I started off on £3.50 per hour, re-filing the thousands of transparencies that had been returned to the agency by magazines and newspapers.

It was incredible to be surrounded by the buzz of a news-led environment, seeing photographers arriving back from assignments around the globe with handfuls of film, top quality photographs of world changing events ready to be processed.

At first I only worked day or two a week. And I kept up my studies. But I was hooked.

So when it came to summer holidays, I was happy to work pretty much full time.

And when I got to the end of the summer, I decided to leave University and accepted a full time job at Rex.

A few of my friends told me I was mad. Why would I ever stop a university degree for a full time job earning just £9,000 per year?

But I didn’t really have to think hard about it.

I saw a graduate come in to Rex at pretty much the same level as I had got to already. She had done three years at Uni, whilst I had left after just one.

So, I figured out I was two years ahead of a graduate in the same position, and working somewhere really stimulating in an exciting industry.

I loved working there – it was such an interesting and positive environment to be in, and I was learning non-stop.

I was 100% all in.

After an amazing year I had left Rex Features and got myself a staff job on the photo desk at a national newspaper as an assistant picture editor. Aged 20.

So by the time my colleagues at university had graduated, I was an experienced photo researcher and was working full time in Fleet Street. A job a graduate couldn’t get without singificant job experience.

I was ambitous, I worked incredibly hard, and I said yes whenever I could to whatever task I was offered. I ended up getting a coveted job in a competitive industry which set me up for a successful career in top flight media.

But how can you be sure that the thing you are passionate about is what people want?

Entrepreneurial thinkers have a lot of ideas, most of which never see the light of day.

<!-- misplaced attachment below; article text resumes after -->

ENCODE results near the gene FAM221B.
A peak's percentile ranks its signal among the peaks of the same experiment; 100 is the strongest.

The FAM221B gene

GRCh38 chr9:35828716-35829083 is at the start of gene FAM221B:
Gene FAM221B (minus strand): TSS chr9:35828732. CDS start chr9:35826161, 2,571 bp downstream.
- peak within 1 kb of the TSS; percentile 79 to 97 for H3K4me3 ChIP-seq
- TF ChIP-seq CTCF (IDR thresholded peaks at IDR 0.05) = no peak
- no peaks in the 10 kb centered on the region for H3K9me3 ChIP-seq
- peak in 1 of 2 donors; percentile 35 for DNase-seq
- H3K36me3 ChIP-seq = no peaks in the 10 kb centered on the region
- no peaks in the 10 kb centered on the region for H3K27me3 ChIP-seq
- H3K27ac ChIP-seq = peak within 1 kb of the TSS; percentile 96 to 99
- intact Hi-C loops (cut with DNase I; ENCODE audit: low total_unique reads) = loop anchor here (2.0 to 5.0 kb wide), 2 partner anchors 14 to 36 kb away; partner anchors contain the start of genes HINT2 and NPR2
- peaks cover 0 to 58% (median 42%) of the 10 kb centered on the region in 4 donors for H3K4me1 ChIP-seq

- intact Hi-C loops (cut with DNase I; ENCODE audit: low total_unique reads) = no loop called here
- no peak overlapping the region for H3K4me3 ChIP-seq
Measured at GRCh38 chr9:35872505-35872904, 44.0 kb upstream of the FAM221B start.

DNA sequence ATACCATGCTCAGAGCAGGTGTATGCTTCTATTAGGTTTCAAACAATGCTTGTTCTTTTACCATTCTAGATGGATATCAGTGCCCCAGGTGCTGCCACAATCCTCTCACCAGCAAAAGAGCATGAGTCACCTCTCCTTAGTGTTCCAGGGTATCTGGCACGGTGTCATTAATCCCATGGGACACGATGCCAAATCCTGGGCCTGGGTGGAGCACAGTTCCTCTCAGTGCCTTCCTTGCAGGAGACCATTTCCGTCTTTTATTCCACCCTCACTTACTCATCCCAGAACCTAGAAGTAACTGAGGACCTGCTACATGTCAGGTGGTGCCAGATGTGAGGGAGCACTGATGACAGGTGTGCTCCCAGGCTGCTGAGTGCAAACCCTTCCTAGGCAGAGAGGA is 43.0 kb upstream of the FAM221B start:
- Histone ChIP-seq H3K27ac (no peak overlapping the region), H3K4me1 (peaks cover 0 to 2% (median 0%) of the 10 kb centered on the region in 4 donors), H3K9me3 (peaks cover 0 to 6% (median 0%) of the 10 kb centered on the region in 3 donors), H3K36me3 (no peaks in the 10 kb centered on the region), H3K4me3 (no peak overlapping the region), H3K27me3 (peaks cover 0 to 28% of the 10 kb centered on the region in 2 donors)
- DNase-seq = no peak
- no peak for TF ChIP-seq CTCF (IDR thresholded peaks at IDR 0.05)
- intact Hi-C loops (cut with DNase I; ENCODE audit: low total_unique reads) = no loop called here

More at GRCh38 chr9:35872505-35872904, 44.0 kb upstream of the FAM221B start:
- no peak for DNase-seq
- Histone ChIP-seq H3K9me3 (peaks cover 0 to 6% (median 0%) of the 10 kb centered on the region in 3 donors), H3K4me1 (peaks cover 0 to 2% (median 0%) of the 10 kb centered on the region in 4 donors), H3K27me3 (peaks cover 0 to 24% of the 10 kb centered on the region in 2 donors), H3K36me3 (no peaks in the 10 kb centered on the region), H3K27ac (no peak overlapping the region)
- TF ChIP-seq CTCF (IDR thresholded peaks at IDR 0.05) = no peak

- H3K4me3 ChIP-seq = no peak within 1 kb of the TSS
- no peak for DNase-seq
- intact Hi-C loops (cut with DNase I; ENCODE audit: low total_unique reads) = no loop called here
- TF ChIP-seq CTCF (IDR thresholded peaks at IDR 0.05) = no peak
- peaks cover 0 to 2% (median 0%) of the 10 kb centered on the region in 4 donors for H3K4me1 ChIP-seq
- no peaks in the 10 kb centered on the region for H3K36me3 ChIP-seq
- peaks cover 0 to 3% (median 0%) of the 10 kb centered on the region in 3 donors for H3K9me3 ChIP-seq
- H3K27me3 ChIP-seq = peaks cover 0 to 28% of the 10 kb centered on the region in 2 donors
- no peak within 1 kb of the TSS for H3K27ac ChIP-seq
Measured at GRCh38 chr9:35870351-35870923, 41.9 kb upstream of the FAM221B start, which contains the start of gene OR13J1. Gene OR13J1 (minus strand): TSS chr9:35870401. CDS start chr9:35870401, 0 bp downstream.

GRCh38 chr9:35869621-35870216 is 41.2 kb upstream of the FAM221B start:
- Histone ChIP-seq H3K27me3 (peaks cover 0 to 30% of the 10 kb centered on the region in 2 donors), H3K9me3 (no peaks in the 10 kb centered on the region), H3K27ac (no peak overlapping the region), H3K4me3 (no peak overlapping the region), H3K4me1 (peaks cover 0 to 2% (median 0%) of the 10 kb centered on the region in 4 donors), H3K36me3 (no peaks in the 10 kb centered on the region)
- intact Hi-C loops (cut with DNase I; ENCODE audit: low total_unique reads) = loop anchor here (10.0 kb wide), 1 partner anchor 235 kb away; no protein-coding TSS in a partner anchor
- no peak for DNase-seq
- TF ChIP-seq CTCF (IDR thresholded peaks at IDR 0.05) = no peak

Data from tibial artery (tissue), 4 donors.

But they know that most things fail, and the best thing to do is to junk the bad ideas as quickly as possible.

– When my second band came to an end, I knew it was time to move on from music. So I stopped.

– University was a bad idea for me. So 8 months in to a 3-year course, I junked it.

Many people stick with bad ideas come what may – they feel that if they have committed 100% to something, they must see it through, come what may.

And that can be a very useful approach to life – as long as you are prepared to sit in a sub-optimal situation for long periods of time. Many things come good in the end.

But life is short, and I can’t bear sticking in a dead end project when I know there is the opportunity to twist!

Once I know something isn’t for me, I get out. As fast as I can.
Successful people tend to have a few ways to figure out which ideas to get behind.

And once they decide on their next adventure, they go in 100%.

Here is the way I filter the opportunities I find myself considering:

I question them. Does this idea get me excited? Does it keep coming back to me? Can I see myself doing this in five years time? Is this idea new? Is it different from what others are doing? Why might this fail? How great could it be if it succeeds?
I analyse them. What is the competition doing in this space? What advantage would my idea have over others? What is my timing like? What do the numbers look like? What do people I respect think of this idea? How could I make this work?